Here at Shillington, we encourage our students and graduates to get involved in their local design and creative community. So when PechaKucha Manchester approached Shillington to get graduates involved to design their events programme, it was an easy yes.
Haven’t heard of PechaKucha? It’s an international community that brings together artists, designers, campaigners and community champions to talk about their work and projects. At PechaKucha events, creatives from all walks of life and disciplines come together to present on topics that they’re passionate about using the 20×20 format: each speaker has to use 20 images with only 20 seconds per image before it changes to the next one. In total, a speaker will present for 6 minutes and 40 seconds.
For PechaKucha Manchester Vol. 26 – themed ‘Rejection’, the team put out a challenge to our #Shillumni Network to create the events programme. The brief was open in respect of the design, size and shape, and the best news of all? The sponsor, G . F Smith, supplied the paper. Limitless opportunities for designers with a love of print!
Many students sending in their folios and ideas to express interest, and recent Shillington Manchester graduate Emily Swift was the first to be selected. We’re digging her result! Read on to learn more about her Shillington story, her approach for the programme design and what it was like to see PechaKucha attendees engage with her work!
How did you get connected to design for PechaKucha?
PechaKucha were keen to create a collaboration with Shillington and I jumped at the opportunity. I submitted my concept and visual idea around the next event’s theme of ‘Rejection’ and was lucky enough to be chosen to design the brochure.
The brief was really exciting because it was very open and could be interpreted in many different ways.
I started by ideating the various different perceptions and reactions towards ‘Rejection’ and how I could represent these visually.
I wanted to portray the unsettling nature of rejection, but that it is an opportunity to learn and grow and that it is a very natural and essential part of life.
What was the biggest challenge of the project?
I really wanted to challenge myself and create a completely cohesive design, using every aspect including the printing technique, the way the brochure folded and the type of paper I used to evoke the idea behind the concept. It was challenging to create something which needed to be practical and easy to read but reflect a fairly complex and multi-faceted concept. Rejection is also often something we want to suppress and not acknowledge, all of which was important to me to represent in my design.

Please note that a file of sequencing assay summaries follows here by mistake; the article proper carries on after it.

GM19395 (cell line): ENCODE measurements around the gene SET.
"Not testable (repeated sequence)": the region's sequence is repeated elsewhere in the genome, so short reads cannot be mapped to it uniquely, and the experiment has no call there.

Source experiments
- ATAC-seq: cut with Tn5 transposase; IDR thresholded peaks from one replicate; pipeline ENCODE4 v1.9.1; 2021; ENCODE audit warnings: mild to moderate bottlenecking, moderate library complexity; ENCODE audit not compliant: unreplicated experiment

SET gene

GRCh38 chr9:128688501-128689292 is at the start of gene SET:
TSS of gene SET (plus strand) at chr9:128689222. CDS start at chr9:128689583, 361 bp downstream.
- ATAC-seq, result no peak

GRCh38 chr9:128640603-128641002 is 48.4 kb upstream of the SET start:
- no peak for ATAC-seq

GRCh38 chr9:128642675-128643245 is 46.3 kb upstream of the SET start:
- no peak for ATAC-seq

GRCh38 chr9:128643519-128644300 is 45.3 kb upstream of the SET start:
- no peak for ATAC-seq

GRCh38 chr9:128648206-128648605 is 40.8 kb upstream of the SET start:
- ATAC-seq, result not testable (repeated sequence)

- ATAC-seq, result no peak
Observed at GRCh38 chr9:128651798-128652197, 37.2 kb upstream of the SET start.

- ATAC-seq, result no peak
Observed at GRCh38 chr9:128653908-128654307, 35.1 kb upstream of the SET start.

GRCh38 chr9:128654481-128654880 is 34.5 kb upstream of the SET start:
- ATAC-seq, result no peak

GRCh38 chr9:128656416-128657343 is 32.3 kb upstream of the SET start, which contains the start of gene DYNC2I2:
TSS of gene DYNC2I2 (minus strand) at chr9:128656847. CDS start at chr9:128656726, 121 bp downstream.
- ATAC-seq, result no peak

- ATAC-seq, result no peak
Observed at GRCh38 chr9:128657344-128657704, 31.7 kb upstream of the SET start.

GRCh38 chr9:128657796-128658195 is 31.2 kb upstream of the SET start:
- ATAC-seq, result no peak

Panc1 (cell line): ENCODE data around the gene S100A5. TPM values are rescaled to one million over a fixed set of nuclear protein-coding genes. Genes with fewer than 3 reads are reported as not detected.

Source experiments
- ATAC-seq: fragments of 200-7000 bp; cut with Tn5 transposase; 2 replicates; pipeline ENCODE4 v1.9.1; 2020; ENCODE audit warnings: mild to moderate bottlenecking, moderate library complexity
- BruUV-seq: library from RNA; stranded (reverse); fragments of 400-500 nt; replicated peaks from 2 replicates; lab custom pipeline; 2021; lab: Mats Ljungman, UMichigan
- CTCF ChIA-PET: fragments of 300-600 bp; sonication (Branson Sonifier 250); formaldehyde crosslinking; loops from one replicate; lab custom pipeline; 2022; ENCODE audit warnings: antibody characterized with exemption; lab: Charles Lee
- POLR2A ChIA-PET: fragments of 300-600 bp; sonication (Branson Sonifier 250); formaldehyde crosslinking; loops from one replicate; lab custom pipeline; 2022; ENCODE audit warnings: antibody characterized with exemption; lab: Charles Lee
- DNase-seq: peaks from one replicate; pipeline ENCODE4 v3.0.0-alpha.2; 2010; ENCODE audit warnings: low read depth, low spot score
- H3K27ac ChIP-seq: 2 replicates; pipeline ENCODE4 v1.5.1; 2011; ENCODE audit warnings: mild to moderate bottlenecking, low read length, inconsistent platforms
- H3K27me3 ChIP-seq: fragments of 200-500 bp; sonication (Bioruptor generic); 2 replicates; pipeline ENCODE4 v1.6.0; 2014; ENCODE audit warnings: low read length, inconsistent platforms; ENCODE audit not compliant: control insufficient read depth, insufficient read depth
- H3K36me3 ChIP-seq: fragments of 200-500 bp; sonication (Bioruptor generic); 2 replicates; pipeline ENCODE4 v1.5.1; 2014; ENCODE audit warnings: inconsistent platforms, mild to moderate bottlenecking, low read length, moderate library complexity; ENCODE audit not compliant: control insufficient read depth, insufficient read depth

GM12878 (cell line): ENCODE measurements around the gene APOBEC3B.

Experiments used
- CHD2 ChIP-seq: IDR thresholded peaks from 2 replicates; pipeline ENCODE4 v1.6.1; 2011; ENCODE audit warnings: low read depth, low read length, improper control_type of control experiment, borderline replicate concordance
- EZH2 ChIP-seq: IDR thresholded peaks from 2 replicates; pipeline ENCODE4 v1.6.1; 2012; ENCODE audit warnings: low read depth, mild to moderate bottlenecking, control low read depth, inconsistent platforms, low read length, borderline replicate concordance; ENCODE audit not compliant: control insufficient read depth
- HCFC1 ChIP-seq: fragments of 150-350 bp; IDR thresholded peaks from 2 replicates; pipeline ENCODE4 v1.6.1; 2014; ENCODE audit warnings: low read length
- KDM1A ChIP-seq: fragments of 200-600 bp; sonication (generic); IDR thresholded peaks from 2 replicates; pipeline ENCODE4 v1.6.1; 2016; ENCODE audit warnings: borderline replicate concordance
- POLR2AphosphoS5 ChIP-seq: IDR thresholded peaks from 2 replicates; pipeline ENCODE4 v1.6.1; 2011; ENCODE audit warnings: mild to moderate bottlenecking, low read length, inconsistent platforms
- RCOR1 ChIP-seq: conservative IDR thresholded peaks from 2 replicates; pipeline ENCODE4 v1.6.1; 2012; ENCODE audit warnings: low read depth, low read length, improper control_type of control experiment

It was a fantastic and really inspiring evening hearing all of the speakers share their experiences of rejection. It was great to hear what they learnt and how they turned their experiences into opportunities.
It was amazing to see my design in the hands of so many fantastic and influential designers, and I received some brilliant feedback.
What were you up to before Shillington and why did you decide to study design?
I had been working in fashion merchandising in London before deciding to leave the rat race and go backpacking around the world. I had always wanted to pursue a creative career and whilst travelling realised that now was the perfect time to be brave and give it a go.
What have you been up to since graduating?
I am freelancing and hoping to find a permanent position at the perfect agency in Manchester to continue to develop and grow as a designer.
Where do you look for creative inspiration?
I find lots of inspiration in everyday things – the buildings I walk past, the music I listen to, the posters in bus stops etc. – the things that many people pay little attention to. I think it’s a really important lesson I learnt whilst at Shillington; to learn to find inspiration from anything and everything, understand why you like it, and then implement what you have learnt to create something original.
Any tips for fresh design graduates looking for freelance work?
My biggest tip is to continue to fuel your passion by designing things that matter to you. As long as you are creating things that you genuinely love, you’ll remain passionate, continue to grow as a designer and will inevitably find work that suits you and your talent.
Curious about attending a PechaKucha event in your local city? Find out more!